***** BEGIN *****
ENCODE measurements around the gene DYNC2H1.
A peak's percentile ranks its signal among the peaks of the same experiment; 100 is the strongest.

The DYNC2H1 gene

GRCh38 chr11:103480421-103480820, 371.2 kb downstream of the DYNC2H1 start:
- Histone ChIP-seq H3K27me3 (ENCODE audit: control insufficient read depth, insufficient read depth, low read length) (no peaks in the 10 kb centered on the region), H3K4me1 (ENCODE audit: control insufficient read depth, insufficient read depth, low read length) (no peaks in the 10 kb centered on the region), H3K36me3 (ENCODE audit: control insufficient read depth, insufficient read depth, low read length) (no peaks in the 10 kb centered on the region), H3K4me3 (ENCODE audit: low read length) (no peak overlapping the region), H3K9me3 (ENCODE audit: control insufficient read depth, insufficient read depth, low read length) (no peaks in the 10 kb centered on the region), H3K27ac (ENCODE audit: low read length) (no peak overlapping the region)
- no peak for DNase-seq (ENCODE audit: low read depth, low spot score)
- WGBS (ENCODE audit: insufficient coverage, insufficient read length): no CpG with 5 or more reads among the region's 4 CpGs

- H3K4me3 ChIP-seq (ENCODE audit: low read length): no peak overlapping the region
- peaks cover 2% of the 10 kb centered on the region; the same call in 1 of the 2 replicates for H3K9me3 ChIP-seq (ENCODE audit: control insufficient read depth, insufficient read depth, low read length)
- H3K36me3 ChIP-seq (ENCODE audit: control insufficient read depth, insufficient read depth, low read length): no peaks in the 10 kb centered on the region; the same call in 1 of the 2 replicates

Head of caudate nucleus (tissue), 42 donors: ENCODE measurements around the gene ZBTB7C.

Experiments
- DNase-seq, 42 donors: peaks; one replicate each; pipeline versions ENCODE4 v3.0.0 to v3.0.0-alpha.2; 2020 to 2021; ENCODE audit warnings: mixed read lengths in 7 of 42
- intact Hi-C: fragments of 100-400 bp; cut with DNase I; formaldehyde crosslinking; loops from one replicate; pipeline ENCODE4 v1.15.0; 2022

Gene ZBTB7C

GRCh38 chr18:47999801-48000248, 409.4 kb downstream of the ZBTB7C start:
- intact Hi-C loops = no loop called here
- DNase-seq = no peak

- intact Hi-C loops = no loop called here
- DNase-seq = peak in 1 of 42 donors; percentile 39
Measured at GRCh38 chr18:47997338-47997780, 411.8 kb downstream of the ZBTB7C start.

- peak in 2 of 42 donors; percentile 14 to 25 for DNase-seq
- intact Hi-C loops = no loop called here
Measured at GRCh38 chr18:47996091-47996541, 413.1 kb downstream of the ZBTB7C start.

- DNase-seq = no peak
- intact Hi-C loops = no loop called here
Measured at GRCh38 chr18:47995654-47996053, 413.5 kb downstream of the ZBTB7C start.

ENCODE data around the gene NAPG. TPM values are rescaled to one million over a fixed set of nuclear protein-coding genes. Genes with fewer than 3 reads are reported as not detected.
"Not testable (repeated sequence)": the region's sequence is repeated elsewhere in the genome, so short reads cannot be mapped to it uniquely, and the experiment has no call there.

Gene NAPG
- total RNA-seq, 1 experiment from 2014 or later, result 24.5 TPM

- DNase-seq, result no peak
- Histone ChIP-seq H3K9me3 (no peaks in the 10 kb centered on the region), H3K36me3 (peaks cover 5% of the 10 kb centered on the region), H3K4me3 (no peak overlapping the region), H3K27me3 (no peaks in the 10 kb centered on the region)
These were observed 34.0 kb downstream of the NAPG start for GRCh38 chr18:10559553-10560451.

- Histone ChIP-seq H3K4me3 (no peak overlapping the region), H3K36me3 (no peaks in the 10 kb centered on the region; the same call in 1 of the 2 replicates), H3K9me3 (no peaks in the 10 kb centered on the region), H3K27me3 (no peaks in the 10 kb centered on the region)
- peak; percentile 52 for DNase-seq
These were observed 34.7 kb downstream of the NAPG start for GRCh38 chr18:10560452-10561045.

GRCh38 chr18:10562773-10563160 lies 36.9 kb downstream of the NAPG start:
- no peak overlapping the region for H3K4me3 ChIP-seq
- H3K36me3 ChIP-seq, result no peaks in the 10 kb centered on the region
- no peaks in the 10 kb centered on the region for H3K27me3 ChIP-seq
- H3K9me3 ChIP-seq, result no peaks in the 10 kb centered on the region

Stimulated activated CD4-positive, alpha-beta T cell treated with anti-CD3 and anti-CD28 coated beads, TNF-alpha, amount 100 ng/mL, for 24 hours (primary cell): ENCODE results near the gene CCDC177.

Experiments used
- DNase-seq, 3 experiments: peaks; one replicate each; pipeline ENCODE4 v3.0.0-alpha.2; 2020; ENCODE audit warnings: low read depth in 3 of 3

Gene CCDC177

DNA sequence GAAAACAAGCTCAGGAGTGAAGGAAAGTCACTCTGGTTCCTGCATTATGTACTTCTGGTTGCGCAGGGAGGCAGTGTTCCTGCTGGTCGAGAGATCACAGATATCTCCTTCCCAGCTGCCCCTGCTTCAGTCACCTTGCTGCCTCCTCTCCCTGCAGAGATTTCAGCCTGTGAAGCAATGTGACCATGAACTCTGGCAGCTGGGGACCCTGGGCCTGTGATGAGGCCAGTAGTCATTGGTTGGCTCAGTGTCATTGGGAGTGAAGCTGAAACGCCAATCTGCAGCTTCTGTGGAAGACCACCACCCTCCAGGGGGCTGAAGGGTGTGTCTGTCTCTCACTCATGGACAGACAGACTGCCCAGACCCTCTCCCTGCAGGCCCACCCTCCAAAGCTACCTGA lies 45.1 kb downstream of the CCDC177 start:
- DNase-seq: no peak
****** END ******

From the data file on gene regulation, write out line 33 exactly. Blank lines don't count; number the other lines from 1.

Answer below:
- Histone ChIP-seq H3K9me3 (no peaks in the 10 kb centered on the region), H3K36me3 (peaks cover 5% of the 10 kb centered on the region), H3K4me3 (no peak overlapping the region), H3K27me3 (no peaks in the 10 kb centered on the region)